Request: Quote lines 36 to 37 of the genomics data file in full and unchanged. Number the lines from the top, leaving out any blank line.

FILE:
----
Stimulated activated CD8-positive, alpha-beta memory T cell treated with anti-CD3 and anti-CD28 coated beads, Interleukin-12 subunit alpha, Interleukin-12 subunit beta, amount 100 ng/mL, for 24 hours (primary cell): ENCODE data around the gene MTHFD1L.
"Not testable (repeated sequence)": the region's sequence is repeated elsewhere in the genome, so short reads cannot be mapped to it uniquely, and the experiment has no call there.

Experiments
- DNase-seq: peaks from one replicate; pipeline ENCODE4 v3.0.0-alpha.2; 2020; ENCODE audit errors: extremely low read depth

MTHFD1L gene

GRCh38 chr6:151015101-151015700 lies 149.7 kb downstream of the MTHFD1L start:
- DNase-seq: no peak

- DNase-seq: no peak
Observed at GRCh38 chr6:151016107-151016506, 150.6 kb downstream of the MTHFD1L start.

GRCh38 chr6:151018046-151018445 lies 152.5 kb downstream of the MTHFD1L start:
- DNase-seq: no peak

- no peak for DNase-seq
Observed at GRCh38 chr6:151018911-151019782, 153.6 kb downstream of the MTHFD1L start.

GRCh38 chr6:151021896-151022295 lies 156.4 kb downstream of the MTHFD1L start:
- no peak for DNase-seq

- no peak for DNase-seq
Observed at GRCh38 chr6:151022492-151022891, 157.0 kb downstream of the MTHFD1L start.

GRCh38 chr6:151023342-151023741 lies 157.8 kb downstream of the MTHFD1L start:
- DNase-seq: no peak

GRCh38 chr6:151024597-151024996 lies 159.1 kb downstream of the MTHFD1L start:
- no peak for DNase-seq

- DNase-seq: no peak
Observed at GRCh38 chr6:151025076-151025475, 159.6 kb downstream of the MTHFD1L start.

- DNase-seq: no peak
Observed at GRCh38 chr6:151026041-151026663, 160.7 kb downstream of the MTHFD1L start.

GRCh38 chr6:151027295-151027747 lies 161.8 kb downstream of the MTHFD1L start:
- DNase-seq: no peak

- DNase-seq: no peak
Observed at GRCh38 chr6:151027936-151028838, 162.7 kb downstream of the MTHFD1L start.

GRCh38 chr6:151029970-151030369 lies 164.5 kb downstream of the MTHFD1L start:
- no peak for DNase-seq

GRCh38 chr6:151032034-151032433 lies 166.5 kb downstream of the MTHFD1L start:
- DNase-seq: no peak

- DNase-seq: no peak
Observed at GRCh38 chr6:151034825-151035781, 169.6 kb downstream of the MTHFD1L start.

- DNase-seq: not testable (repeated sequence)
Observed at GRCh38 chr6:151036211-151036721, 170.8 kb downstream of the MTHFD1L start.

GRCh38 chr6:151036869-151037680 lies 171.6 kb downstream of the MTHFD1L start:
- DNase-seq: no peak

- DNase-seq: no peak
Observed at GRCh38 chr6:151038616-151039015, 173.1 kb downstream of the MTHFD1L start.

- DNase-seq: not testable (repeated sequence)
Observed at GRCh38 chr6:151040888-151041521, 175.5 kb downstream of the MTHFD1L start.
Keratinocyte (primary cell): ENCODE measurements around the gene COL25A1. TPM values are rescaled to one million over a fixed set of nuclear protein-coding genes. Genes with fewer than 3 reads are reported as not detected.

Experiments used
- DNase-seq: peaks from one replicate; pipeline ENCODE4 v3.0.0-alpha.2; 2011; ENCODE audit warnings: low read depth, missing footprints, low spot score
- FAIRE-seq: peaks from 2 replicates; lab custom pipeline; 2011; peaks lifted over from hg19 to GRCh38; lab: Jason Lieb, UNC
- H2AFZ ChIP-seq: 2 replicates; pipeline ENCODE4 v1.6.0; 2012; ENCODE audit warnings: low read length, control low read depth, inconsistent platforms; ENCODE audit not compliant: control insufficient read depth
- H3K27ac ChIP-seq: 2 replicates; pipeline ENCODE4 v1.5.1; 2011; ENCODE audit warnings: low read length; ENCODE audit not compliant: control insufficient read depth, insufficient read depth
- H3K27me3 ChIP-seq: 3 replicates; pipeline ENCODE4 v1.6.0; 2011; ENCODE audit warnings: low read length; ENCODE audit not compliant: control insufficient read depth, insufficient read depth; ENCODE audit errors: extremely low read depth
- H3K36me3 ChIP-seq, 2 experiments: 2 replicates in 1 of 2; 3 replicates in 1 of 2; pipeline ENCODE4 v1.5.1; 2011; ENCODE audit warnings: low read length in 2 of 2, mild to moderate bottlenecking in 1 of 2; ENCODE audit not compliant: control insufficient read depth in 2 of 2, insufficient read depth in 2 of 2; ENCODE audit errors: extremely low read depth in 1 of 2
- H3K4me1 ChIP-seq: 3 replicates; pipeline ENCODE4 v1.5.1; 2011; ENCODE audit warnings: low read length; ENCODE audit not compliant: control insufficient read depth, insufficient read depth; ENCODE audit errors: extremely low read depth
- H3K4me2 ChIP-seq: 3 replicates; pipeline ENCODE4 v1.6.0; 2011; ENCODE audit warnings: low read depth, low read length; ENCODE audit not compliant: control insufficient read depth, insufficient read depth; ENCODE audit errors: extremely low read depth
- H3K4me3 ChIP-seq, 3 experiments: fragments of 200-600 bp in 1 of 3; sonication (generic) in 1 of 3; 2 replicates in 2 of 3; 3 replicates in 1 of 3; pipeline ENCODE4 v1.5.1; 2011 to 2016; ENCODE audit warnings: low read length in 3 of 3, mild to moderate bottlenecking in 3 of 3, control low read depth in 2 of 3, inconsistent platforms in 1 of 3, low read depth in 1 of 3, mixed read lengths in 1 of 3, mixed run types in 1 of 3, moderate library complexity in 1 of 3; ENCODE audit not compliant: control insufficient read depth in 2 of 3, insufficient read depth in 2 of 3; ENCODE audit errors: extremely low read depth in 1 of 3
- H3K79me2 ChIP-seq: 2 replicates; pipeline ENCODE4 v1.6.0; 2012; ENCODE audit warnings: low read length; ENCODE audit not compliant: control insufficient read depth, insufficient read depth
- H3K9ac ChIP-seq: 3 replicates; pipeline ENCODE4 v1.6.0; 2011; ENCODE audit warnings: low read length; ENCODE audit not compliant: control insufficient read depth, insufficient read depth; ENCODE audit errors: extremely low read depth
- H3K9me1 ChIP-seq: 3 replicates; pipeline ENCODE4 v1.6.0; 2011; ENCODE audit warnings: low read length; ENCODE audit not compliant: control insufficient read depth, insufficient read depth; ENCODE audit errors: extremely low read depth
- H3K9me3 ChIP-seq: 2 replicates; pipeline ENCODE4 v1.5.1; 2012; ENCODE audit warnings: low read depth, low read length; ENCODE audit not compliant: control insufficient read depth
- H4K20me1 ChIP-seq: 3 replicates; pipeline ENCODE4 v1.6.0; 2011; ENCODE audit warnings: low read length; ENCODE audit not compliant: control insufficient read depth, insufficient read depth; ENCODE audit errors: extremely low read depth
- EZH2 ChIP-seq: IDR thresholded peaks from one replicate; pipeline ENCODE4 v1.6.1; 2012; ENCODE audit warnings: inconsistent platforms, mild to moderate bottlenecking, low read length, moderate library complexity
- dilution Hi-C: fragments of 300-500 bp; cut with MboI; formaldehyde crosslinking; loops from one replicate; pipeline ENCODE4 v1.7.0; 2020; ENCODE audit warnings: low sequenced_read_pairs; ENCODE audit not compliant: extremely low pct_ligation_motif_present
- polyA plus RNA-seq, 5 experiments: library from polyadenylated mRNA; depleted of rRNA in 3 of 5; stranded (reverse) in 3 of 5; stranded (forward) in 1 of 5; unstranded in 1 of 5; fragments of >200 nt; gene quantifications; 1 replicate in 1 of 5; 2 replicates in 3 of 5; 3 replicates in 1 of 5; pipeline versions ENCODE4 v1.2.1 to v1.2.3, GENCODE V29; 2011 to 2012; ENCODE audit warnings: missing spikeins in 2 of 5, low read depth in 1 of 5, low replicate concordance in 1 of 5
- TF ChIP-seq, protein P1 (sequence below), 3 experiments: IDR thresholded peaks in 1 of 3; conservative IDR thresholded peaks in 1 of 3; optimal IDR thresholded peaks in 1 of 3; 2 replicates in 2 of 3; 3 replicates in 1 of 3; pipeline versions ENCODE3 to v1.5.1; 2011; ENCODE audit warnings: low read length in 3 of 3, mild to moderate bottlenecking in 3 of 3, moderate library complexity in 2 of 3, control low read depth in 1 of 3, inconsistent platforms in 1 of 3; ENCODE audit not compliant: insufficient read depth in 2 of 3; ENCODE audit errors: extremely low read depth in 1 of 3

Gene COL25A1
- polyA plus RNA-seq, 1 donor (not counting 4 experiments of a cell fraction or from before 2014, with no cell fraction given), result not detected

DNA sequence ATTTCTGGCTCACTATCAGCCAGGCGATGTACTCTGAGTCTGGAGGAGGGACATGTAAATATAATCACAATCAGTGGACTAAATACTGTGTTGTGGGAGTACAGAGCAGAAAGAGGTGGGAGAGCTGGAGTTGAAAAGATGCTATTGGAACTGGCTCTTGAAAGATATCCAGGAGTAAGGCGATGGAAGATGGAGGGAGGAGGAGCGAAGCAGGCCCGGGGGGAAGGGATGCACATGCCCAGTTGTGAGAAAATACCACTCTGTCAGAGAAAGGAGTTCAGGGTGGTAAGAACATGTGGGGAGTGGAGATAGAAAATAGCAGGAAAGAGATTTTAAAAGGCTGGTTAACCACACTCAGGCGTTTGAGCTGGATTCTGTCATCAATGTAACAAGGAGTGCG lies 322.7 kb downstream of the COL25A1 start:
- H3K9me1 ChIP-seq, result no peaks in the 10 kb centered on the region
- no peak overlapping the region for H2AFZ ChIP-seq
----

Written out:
- DNase-seq: not testable (repeated sequence)
Observed at GRCh38 chr6:151036211-151036721, 170.8 kb downstream of the MTHFD1L start.